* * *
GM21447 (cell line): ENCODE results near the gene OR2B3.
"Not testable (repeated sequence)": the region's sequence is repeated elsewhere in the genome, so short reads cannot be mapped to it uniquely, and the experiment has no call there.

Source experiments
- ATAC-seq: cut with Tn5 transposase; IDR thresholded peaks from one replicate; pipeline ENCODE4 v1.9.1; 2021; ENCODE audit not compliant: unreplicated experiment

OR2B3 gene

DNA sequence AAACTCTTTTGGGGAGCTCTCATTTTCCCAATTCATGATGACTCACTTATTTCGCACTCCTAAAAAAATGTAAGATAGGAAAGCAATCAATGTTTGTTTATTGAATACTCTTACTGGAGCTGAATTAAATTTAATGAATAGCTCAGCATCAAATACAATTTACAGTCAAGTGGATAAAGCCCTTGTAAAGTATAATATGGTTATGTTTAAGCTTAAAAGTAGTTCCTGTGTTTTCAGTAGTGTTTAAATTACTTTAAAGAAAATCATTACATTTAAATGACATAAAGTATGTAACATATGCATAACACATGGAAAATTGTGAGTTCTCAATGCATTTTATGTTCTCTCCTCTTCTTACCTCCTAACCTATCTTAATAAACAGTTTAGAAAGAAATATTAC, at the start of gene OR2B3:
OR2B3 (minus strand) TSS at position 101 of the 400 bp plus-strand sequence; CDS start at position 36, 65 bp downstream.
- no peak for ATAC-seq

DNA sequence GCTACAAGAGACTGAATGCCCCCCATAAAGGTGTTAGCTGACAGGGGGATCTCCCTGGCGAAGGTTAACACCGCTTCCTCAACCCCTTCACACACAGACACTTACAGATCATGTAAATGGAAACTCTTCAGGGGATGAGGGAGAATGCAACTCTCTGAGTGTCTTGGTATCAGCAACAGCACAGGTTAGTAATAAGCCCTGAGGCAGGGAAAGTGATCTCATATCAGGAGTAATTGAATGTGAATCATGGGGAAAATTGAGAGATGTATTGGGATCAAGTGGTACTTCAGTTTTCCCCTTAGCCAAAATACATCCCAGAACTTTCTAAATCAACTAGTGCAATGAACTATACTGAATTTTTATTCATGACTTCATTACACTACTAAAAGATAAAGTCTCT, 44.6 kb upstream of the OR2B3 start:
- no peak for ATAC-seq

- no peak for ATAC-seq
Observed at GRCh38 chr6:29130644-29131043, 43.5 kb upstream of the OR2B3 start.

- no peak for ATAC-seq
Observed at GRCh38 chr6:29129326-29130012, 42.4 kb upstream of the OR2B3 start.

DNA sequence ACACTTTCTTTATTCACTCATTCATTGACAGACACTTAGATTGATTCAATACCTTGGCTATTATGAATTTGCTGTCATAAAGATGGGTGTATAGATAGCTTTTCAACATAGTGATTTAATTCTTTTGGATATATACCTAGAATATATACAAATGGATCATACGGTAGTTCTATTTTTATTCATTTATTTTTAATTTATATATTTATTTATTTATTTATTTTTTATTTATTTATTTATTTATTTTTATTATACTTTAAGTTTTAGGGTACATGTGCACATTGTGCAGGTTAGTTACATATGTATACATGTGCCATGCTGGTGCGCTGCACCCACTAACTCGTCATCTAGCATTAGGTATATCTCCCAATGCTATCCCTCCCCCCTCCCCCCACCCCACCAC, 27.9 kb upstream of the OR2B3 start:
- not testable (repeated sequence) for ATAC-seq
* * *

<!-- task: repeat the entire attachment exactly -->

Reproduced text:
GM21447 (cell line): ENCODE results near the gene OR2B3.
"Not testable (repeated sequence)": the region's sequence is repeated elsewhere in the genome, so short reads cannot be mapped to it uniquely, and the experiment has no call there.

Source experiments
- ATAC-seq: cut with Tn5 transposase; IDR thresholded peaks from one replicate; pipeline ENCODE4 v1.9.1; 2021; ENCODE audit not compliant: unreplicated experiment

OR2B3 gene

DNA sequence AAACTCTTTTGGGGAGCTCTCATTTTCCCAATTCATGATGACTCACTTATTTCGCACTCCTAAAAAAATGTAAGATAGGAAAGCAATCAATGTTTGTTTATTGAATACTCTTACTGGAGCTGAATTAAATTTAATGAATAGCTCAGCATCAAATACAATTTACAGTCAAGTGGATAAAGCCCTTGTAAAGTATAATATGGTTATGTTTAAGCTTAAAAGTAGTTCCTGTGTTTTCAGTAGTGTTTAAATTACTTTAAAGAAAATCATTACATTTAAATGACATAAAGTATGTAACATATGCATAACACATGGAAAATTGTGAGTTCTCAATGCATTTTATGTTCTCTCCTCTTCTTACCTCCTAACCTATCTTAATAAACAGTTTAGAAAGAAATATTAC, at the start of gene OR2B3:
OR2B3 (minus strand) TSS at position 101 of the 400 bp plus-strand sequence; CDS start at position 36, 65 bp downstream.
- no peak for ATAC-seq

DNA sequence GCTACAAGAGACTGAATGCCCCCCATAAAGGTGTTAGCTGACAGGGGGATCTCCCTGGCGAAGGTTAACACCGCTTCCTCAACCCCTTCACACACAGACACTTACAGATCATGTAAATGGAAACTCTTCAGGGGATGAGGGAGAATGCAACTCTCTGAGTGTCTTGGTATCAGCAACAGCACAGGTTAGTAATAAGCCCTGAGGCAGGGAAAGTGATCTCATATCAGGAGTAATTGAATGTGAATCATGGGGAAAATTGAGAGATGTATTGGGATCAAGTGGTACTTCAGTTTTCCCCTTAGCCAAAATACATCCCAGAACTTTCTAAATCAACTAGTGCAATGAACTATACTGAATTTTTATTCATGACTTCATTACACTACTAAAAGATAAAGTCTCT, 44.6 kb upstream of the OR2B3 start:
- no peak for ATAC-seq

- no peak for ATAC-seq
Observed at GRCh38 chr6:29130644-29131043, 43.5 kb upstream of the OR2B3 start.

- no peak for ATAC-seq
Observed at GRCh38 chr6:29129326-29130012, 42.4 kb upstream of the OR2B3 start.

DNA sequence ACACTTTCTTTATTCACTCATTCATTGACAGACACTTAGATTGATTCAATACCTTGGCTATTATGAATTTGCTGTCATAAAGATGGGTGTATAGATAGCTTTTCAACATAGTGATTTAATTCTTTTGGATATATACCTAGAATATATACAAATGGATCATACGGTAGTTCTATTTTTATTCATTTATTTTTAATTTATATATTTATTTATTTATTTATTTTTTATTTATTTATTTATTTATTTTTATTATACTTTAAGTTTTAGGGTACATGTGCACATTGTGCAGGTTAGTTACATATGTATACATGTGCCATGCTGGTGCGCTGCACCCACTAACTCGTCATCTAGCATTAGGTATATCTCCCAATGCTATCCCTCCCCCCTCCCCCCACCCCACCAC, 27.9 kb upstream of the OR2B3 start:
- not testable (repeated sequence) for ATAC-seq